Dim Sum Fusion Assassin post-mortem

Posted by (twitter: @@mike_cullingham)
May 11th, 2015 12:38 pm

Wow, can’t believe 3 weeks have come and gone since I finished my first Ludum Dare.  I really, really enjoyed the process and I’ve been giving it a lot of thought (seriously, it’s been a significant distraction).  Since I plan to do this again, I’ve compiled this list into a post-mortem on Dim Sum Fusion Assassin.

What went well

  • Overall scope
    * I really estimated the scope well… and by well, I mean I only went 50% over what I figured it would take. I originally calculated that it would take about 10 hours to code the bare minimum game, and I finished up everything in the scope somewhere around the 14 or 15 hour mark.
    * I also was really good at only working on things that directly enhanced the game. I allowed myself a bit of a break to play with the background pattern, but other than that I didn’t go down any rabbit holes.
  • Framework choice
    * Coding in C#/WPF/XAML is my day-job, and the type of game I was making worked really well with my existing skill set. I even managed to learn some things that you don’t use with enterprise software, but I didn’t spend a lot of time figuring out _how_ to do something.
  • Graphics
    * I made the decision really early on to just use stock emoji rather than spend time searching for free clip art or drawing my own stuff. It was limiting in some ways, but I saved a lot of time doing it this way and think the variety of animals and foods at the very least were clear in what they were supposed to represent. I’m also happy with how some of the subtle gradients turned out.

What went wrong

  • Name
    * As pointed out in the comments, the food served doesn’t really make one think of actual Dim Sum. And on reflection “Fusion” shouldn’t cover replacing 90% of the food generally available. I think I got attached to the title before selecting the graphics and then didn’t step back to reflect that the graphics no longer supported the title.
  • Balancing / Tutorial
    * Originally I figured the game would play much faster and you could handle 8 customers from the start and levelling would only make it go faster. By the time it was ready for full playthroughs late on the Sunday, I realized that even though I understood every part of it I still couldn’t play it successfully. In the end I had to cut the number of customers to 3 at level 1 and slowly increase it. I think this is better for the game going forward, but I spent too long trying to get it to work with 8 and the intro to a new player isn’t quite right.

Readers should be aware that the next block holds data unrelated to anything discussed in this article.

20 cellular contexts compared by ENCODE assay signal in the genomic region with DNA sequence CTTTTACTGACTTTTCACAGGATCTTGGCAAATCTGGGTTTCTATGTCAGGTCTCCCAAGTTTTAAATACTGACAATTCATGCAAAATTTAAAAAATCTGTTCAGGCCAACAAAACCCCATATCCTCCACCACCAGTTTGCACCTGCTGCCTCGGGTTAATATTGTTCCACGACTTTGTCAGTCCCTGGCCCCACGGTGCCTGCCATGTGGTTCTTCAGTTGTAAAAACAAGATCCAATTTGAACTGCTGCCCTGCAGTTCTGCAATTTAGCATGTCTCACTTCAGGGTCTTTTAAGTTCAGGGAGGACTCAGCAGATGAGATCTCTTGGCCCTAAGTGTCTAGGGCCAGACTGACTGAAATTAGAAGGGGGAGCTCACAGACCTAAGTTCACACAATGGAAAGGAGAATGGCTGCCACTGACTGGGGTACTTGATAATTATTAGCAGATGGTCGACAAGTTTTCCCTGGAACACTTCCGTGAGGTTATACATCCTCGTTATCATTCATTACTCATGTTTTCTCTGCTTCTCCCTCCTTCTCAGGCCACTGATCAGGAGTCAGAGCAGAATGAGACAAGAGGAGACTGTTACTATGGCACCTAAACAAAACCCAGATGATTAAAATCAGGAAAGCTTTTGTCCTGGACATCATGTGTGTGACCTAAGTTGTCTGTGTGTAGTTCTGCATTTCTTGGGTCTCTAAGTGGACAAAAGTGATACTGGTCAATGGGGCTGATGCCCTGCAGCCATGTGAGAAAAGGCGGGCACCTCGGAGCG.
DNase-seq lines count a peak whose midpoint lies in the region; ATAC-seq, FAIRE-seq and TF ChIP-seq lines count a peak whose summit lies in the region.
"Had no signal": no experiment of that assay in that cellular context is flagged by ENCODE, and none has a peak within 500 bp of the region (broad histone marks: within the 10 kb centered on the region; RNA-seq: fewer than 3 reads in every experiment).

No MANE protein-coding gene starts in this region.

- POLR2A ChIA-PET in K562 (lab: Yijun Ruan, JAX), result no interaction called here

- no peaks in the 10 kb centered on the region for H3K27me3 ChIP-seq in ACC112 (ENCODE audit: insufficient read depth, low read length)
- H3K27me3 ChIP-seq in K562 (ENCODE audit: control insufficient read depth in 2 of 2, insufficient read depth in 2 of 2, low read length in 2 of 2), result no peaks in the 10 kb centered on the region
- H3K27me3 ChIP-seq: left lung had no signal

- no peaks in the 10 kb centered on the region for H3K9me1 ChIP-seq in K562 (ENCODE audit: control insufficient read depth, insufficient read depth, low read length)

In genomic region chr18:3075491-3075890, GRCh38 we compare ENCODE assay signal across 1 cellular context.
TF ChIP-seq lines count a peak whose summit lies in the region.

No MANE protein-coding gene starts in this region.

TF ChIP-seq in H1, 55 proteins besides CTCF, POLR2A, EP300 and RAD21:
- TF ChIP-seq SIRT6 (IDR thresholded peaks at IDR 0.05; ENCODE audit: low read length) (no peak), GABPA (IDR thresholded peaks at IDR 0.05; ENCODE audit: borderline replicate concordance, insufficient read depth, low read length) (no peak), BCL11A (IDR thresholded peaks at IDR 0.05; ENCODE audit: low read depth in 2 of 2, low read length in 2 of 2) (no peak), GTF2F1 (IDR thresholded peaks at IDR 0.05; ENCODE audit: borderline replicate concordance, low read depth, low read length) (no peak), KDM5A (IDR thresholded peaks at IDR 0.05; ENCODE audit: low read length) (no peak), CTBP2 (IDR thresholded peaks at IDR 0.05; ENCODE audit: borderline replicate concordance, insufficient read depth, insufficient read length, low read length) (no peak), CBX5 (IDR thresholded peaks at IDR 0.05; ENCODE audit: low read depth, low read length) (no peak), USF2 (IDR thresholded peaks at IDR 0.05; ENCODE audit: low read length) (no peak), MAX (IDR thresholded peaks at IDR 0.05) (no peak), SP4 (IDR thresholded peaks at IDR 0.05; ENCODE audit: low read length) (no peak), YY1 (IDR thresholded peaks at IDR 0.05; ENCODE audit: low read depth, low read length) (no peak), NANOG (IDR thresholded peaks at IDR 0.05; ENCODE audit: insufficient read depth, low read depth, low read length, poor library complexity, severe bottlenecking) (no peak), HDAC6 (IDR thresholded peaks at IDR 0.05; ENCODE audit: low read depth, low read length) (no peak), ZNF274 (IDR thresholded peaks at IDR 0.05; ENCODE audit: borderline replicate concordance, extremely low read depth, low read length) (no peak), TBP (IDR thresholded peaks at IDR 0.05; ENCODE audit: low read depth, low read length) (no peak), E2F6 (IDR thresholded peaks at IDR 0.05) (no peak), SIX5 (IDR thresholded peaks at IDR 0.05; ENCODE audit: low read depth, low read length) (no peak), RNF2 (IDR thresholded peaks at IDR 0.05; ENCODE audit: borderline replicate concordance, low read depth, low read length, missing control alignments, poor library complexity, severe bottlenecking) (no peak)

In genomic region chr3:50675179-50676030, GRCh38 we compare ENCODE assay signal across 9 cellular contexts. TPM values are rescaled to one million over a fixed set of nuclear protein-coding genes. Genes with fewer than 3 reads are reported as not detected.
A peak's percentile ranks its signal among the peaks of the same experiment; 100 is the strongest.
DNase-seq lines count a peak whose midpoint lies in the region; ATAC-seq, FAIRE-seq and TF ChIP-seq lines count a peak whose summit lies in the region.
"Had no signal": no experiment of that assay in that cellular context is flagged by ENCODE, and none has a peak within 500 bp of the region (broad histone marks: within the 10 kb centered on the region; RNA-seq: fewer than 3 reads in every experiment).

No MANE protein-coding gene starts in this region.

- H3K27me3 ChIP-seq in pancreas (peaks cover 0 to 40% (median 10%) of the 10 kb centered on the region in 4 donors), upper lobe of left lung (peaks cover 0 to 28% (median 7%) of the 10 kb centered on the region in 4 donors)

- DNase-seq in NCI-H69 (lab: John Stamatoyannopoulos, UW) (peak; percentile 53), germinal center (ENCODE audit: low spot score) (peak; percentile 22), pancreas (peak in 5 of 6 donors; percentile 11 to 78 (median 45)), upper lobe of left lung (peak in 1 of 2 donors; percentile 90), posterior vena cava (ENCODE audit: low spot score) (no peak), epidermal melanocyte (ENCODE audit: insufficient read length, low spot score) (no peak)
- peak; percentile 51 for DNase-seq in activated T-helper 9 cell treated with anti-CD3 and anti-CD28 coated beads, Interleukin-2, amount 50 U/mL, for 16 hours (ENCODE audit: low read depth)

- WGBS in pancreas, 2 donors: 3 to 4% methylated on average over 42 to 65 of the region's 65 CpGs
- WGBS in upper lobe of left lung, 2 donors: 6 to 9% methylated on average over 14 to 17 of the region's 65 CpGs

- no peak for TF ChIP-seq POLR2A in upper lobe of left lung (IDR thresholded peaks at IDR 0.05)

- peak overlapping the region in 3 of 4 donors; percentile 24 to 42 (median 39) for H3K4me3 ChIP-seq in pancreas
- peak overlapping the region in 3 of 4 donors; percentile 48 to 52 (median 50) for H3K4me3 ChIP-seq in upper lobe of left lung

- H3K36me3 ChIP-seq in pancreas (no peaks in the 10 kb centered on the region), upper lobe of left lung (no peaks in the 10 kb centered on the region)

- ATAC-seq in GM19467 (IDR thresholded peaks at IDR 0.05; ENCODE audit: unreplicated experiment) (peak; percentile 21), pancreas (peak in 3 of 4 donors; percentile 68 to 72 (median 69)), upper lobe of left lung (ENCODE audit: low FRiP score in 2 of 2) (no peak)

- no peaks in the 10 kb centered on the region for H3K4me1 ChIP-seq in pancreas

• Order of Implementation
    * Although I got all gameplay elements done in the original scope, I really didn’t spend enough time planning out the order of implementation and so couldn’t actually play it until late on Sunday. To some extent there weren’t a whole lot of items that I could’ve juggled, but even getting it playable an hour or two earlier would’ve exposed the balancing issue earlier.
  • Sound
    * I’ve only played with sound in WPF once before, so I knew all along it wouldn’t be a 5 minute addition and would require some time to experiment. In the end I didn’t think it would add as much as trying to fix some major gameplay bugs, but the game definitely suffers from lack of any sound.


  • Port
    * I’d like to continue with this project and get it onto at least the Windows / Windows Phone stores. This should be fairly simple since the core game logic can be used directly, but so far I’ve discovered that there are a lot of differences between WPF XAML & Universal App XAML.  Hopefully I can maintain my interest in the project to get past this hurdle.
    * Another possibility is that I’m setting a goal for myself to learn a enough of Unity 2D to create a playable game using that framework, so this might be a good simple project to experiment with.
  • Name/Gameplay Changes
    * I’d rather keep the simple emoji graphics than spend a lot of time soliciting or searching for accurate graphics, so have looked over what’s available to me and currently I’m leaning towards renaming it to Sushi River Assassin or Sushi River Defender.
    * A bomb may be more evocative than poison.
    * The identification of the target isn’t a huge part of the gameplay. Perhaps the target should always be the ogre emoji. Also prevents squeamishness about poisining cute bunnies, etc.

Thanks to everyone who played it and gave me feedback.  It is incredibly valuable and I appreciate every comment, good or bad.


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